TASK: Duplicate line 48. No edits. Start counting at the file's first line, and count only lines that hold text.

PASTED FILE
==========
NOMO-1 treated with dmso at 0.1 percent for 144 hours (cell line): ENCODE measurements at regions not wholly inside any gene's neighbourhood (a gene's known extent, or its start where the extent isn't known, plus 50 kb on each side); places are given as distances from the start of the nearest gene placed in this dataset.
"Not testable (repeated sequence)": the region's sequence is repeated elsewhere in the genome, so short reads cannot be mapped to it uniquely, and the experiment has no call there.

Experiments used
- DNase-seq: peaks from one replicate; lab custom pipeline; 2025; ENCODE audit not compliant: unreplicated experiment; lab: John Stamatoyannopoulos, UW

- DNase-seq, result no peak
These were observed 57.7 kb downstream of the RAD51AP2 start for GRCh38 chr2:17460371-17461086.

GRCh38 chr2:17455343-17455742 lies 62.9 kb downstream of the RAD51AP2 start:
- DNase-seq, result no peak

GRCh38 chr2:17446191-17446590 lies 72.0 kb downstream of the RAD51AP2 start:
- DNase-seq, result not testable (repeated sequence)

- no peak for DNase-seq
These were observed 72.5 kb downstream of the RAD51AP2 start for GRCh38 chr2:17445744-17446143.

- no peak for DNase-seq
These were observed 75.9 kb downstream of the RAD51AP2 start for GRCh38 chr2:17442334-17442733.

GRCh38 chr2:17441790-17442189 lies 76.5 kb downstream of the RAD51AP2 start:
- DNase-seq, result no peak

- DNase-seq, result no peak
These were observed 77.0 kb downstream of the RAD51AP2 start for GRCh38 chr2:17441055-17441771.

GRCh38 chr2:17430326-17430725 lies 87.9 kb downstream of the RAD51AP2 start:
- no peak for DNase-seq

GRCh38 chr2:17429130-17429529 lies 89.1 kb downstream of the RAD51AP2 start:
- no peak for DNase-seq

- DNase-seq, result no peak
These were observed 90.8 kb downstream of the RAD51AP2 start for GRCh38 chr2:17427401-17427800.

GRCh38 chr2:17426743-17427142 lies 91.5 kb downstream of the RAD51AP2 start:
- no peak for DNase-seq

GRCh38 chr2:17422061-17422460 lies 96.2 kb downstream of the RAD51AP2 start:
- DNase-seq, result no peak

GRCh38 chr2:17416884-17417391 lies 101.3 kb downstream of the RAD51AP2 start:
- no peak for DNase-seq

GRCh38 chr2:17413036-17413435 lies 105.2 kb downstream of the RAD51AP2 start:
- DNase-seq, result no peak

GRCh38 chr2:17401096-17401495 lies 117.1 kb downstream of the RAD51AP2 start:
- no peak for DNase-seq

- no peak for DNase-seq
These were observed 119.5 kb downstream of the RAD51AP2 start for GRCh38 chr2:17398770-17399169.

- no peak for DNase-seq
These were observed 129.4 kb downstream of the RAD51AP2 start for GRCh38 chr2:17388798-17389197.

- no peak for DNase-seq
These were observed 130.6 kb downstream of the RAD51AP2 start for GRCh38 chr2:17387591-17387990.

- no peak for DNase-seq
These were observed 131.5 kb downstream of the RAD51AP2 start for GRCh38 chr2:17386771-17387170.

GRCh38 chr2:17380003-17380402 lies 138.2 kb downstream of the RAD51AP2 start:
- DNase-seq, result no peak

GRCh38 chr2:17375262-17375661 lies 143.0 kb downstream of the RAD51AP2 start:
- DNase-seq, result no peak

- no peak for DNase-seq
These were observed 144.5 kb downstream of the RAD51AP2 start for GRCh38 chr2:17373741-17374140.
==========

These were observed 144.5 kb downstream of the RAD51AP2 start for GRCh38 chr2:17373741-17374140.